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Steve Forbes: Bernanke Should Resign at Year's End

Thursday, 25 Oct 2012 12:30 PM

Federal Reserve Chairman Ben Bernanke should resign at the end of this year, which would be the perfect Christmas gift for the U.S. economy, said publisher Steve Forbes, a long-time critic of Bernanke’s loose monetary policies.

Under Bernanke, the Fed has slashed interest rates to near zero and has rolled out three stimulus programs under which the U.S. central bank buys assets such as Treasury holdings or mortgage debt from banks, a monetary policy tool known as quantitative easing that floods the economy with liquidity to push down borrowing costs and spur recovery.

Side effects include a weaker dollar, rising stock and commodity prices and an increased threat of inflation down the road.

Editor's Note: Economist Unapologetically Calls Out Bernanke, Obama for Mishandling Economy. See What They Did

“I think in the nation’s service, he ought to resign year-end, a Christmas present for the nation,” Forbes told CNBC.

“This trashing of the U.S. dollar never works. Weak money always means a weak recovery. This idea the Fed can guide the economy, stimulate the economy is absolutely false. There’s never a time in history where you get a sustained recovery when you have a weak currency. History’s against him,” Forbes said.

Such policies, Forbes pointed out, punish savers, who cannot live on their investments due to Fed policies that push interest rates down across the economy.

Meanwhile, a stronger dollar would encourage investing to pick up and get the economy moving again by providing proving more certainty as to how much investors can expect in returns.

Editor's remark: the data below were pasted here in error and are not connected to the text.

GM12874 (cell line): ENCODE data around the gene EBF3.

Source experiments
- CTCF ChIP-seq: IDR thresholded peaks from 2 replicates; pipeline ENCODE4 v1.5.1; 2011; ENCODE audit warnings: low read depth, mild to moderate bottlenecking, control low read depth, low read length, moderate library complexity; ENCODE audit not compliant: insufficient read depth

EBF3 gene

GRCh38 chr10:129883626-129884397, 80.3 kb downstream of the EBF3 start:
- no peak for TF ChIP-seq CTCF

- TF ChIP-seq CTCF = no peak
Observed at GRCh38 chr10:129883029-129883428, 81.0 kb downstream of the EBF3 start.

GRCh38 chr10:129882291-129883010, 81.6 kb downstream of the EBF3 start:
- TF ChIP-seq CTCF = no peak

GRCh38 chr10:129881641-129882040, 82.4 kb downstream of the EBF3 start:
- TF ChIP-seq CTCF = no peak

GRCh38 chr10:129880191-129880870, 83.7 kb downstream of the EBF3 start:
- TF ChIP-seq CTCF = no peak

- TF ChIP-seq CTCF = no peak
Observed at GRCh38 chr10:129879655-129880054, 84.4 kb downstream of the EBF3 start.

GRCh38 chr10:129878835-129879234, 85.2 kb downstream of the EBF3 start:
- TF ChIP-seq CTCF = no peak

“You’d get real capital creation again,” Forbes said.

“If you don’t know what they’re going to be valued in, you get less future investment, investment for the future.”

Meanwhile the Federal Reserve announced earlier that it decided at its October meeting to leave interest rates and policy stances unchanged, arguing that it will keep its foot on the gas pedal by stimulating the economy until the labor market shows noted improvement.

The U.S. unemployment rate fell to 7.8 percent in September from 8.1 percent in August, as employers added a net 114,000 new jobs to their payrolls.

Households reported that total employment rose by 873,000 in September, largely due to gains in part-time work, the Bureau of Labor Statistics reported recently.

“The Committee remains concerned that, without sufficient policy accommodation, economic growth might not be strong enough to generate sustained improvement in labor market conditions,” the Federal Open Market Committee, the Fed’s rate-setting body, said in a statement.

“If the outlook for the labor market does not improve substantially, the Committee will continue its purchases of agency mortgage-backed securities, undertake additional asset purchases, and employ its other policy tools as appropriate until such improvement is achieved in a context of price stability.”

Editor's Note: Economist Unapologetically Calls Out Bernanke, Obama for Mishandling Economy. See What They Did

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